In a study published online February 21, 2013, French and American scientists report a dose-dependent change in male mice’s global metabolism in response to the chemical bisphenol A (BPA). The research was published in the peer-reviewed journal Environmental Health Perspectives (Cabaton et al. 2013). Cabaton and his colleagues carried out a comprehensive analysis of the total biochemical response to BPA, also called metabolomics.  Usually in metabolomics, hundreds of different biochemical substances are assessed, generating large amounts of data and requiring specialized statistical tools for analysis. These tools allow characterization of the metabolome, meaning the global biochemical response to nutrients, chemicals and other factors. The metabolome of exposed animals is then compared to the metabolome of the untreated control animals.

In the present study, metabolomics was used to investigate how different concentrations of BPA affected cellular response to the chemical in different tissues and the overall organism. Dosing with BPA was performed by injection into pregnant mice during critical windows of fetal development, or directly in postnatal mice. Significant changes were observed following exposure to low doses of BPA, between 2’000 and 2 million times below the no observed effect level of previous oral dosing studies.

One aim of the study was to identify early biomarkers for BPA low dose exposures that are stable over time. In all treatment groups many different changes were observed. Among these observations most notable effect was increased glucose levels in all BPA treatment groups compared to the unexposed control. Changes in the global metabolic response following chemical exposures offer important insights into the toxic potential of a compound. As such, these changes are observed early, before effects on the level of organs or even the whole organism can be detected. Therefore such methods are interesting to reduce testing duration and associated costs. Findings from this study are consistent with earlier results from other groups where effects of low dose BPA exposure on energy metabolism and brain development were observed. Further studies are necessary to identify biomarkers that can also be used to analyze human samples.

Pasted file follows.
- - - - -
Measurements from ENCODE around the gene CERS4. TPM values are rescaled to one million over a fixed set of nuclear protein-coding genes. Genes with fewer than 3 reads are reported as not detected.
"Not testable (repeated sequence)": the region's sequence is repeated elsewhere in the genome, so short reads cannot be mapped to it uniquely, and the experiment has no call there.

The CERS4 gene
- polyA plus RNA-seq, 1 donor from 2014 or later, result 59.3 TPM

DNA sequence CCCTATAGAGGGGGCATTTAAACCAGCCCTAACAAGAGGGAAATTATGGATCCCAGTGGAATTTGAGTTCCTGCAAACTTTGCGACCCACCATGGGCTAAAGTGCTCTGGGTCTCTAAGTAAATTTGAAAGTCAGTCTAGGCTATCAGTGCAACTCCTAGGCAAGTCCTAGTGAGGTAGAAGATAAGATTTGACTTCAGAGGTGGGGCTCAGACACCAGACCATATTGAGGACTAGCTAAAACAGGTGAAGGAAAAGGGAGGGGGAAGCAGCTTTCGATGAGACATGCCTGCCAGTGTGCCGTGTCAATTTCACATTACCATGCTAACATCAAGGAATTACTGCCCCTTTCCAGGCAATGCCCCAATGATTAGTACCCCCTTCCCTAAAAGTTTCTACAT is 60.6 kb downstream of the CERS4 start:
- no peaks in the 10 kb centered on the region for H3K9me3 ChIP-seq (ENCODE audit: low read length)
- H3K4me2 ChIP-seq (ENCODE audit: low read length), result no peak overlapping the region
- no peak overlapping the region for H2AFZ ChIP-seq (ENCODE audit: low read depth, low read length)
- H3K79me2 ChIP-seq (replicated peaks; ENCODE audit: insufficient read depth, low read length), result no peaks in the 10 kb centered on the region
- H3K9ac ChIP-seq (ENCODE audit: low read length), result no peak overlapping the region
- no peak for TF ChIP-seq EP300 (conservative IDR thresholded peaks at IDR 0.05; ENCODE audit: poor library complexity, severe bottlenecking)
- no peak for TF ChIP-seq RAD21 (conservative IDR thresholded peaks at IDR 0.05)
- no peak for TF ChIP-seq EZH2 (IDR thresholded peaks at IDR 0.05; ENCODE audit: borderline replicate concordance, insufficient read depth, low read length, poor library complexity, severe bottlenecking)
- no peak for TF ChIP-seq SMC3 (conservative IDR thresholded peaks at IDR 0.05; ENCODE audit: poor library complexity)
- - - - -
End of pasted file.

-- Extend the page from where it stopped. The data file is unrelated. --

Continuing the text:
Cabaton, N. J., et al. (2013). “Effects of Low Doses of Bisphenol A on the Metabolome of Perinatally Exposed CD-1 Mice.Environmental Health Perspectives (published online February 21,2013).